Sunday, June 22, 2014

Library of America Story of the Week Read-Along 232: Lafcadio Hearn, The Legend of Tchi-Niu (#232)

Lafcadio Hearn, "The Legend of Tchi-Niu" (1885) from Lafcadio Hearn: American Writings:

At first glance, a reworking of a Chinese tale: a father dies penniless after working very hard to educate his son; so the son sells himself into slavery in order to afford the funerary rites; and he's so pious that, when he becomes sick and close to death, a magical woman appears to be his wife; she then goes on to feed and care for him, as well as make lots of money with her silk weaving; so that one day, she can afford to buy the man's freedom, along with lots of land; and on top of that, she gives him a son, too.

So everyone lives happily ever after? Well, not quite. The woman Tchi reveals that she's actually the spirit-goddess Tchi-Niu, and was only given to him as a reward for a while because of his piety. And now that everything is good with him, she disappears. Which curiously resets the story: instead of poor father and son--as we had at the beginning--we have a rich father and son.

As far as folktales goes, it's not terrible: "boy who sacrifices for others gets repaid" is a heartwarming trope, even if the coin of his repayment is in the form of a magical woman. At least, we can comfort ourselves, she's not a real woman given to him against her consent on the orders of another man--she's a spirit-woman given to him on the orders of a male-figured deity.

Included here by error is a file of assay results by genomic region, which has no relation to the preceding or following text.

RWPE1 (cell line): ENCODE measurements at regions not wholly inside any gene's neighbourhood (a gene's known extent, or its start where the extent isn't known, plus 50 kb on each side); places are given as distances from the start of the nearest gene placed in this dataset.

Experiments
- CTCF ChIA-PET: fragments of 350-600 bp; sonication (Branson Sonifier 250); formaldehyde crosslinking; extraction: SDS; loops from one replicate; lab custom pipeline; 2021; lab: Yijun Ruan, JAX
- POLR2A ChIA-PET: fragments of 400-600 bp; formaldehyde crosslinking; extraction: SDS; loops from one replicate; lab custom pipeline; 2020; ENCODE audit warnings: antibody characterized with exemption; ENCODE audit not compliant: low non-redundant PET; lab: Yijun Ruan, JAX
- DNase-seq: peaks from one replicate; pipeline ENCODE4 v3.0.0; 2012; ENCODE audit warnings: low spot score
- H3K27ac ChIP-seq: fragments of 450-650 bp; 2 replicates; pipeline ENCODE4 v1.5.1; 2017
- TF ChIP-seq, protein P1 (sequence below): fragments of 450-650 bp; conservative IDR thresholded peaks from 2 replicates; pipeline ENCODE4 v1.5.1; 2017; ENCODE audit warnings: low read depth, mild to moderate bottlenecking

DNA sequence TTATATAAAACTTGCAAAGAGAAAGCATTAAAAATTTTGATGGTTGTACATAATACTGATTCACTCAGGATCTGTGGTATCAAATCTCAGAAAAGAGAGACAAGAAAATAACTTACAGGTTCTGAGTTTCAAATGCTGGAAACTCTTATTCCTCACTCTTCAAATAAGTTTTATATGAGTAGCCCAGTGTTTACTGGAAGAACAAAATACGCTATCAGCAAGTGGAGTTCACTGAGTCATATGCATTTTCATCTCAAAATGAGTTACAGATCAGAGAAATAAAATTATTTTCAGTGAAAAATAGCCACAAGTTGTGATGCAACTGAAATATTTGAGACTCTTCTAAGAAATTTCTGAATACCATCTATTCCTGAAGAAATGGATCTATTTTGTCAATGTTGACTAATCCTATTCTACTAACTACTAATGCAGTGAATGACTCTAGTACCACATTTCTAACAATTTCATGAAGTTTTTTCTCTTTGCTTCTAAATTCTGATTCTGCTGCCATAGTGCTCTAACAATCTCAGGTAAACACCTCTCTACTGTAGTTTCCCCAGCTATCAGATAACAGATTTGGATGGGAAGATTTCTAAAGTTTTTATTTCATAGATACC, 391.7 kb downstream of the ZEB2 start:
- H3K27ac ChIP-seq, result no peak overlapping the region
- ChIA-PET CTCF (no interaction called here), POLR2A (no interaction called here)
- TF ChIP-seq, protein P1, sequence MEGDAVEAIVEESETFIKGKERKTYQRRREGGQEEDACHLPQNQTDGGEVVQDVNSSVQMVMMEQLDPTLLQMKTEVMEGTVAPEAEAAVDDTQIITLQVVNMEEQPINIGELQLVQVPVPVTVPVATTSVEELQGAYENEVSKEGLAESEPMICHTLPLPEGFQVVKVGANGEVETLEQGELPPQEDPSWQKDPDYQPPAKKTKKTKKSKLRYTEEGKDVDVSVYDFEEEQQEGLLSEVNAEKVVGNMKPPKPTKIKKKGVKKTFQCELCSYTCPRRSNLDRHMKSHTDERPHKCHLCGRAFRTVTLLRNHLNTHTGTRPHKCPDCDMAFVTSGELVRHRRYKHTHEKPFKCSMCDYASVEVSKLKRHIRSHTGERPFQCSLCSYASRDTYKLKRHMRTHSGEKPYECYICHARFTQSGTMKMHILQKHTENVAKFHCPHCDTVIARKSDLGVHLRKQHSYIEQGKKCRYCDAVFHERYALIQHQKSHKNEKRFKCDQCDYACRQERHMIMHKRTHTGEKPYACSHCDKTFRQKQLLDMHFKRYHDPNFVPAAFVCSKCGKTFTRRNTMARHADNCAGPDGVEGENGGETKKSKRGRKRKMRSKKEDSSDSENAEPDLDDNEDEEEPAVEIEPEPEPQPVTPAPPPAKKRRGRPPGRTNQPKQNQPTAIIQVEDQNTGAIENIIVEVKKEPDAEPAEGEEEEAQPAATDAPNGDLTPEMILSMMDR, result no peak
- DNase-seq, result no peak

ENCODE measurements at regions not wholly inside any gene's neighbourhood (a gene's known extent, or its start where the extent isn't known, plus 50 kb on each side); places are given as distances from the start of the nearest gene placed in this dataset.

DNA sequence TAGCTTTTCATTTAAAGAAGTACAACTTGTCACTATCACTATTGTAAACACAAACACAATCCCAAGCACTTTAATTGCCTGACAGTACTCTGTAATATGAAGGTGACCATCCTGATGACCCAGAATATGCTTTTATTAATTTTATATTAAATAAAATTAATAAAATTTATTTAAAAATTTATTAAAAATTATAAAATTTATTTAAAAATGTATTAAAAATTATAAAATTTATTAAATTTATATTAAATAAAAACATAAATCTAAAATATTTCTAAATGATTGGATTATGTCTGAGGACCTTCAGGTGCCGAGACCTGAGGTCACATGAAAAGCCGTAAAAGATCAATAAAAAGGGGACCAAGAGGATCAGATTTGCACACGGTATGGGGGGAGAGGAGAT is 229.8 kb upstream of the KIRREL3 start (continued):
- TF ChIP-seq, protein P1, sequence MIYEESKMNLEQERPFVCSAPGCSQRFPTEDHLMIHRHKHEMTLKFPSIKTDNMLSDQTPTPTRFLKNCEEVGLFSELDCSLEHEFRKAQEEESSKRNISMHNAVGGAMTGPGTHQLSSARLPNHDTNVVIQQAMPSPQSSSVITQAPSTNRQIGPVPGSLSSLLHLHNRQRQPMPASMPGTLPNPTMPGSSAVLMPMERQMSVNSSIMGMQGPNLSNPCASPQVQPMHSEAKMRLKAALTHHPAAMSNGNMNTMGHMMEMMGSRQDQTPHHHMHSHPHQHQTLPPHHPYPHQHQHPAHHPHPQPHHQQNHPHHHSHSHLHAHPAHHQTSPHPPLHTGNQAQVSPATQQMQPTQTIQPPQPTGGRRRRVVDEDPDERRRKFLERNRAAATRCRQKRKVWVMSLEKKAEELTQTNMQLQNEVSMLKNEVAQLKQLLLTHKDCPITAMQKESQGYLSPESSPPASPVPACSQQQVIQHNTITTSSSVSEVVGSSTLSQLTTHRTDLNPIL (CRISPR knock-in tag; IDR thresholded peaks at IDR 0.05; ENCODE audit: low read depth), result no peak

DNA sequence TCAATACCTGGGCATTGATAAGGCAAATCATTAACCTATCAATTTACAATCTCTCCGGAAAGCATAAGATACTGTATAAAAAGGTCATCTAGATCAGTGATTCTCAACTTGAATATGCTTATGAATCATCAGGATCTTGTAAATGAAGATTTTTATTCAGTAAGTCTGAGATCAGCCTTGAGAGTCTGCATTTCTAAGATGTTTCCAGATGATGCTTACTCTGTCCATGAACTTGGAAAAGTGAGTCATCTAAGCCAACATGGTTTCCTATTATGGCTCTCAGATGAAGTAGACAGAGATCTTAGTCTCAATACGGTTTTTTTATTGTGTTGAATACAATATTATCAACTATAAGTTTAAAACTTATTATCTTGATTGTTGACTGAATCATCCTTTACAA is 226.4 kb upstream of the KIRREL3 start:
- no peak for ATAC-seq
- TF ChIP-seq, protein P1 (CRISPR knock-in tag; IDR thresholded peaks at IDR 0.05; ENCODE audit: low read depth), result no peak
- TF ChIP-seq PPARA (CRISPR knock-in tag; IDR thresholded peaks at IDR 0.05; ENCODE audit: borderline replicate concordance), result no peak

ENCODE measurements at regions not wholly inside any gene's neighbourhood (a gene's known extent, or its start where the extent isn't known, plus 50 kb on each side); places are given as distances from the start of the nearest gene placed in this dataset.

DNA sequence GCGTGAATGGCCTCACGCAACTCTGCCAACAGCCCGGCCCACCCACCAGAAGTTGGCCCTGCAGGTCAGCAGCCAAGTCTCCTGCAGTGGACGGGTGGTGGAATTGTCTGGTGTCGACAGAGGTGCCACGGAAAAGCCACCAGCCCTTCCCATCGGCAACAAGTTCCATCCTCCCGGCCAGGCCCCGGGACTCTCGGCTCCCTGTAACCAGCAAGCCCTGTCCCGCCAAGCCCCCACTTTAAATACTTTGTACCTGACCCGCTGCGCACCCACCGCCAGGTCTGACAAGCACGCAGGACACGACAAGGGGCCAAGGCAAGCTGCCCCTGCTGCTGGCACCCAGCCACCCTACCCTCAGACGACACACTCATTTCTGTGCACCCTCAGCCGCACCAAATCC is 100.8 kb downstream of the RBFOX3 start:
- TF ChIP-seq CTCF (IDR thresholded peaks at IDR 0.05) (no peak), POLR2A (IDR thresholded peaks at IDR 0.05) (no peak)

In short, if you wrote this story today, you would probably have the internet fall on your head and point out how you did wrong. And: you would hopefully learn from that lesson.

But the LoA page goes on to note that Lafcadio Hearn hadn't even been to the mysterious Orient when he wrote this story; and that the "traditionalness" of it is a little suspect. That is, Hearn took a single paragraph summary and elaborated it into this story, all while still working as a journalist in America. Which, whatever you think of the story, is an interesting task he set himself. Hey, let's all take paragraphs from other culture's books and turn them into stories!

(And yeah, if you do that clumsily--filling your story with poorly researched images of the foreign culture or relying on stereotypes--you would probably call the internet down on your head again. Whatever else we want to say about Lafcadio Hearn, he was genuinely interested in foreign cultures and put his research-time in.)

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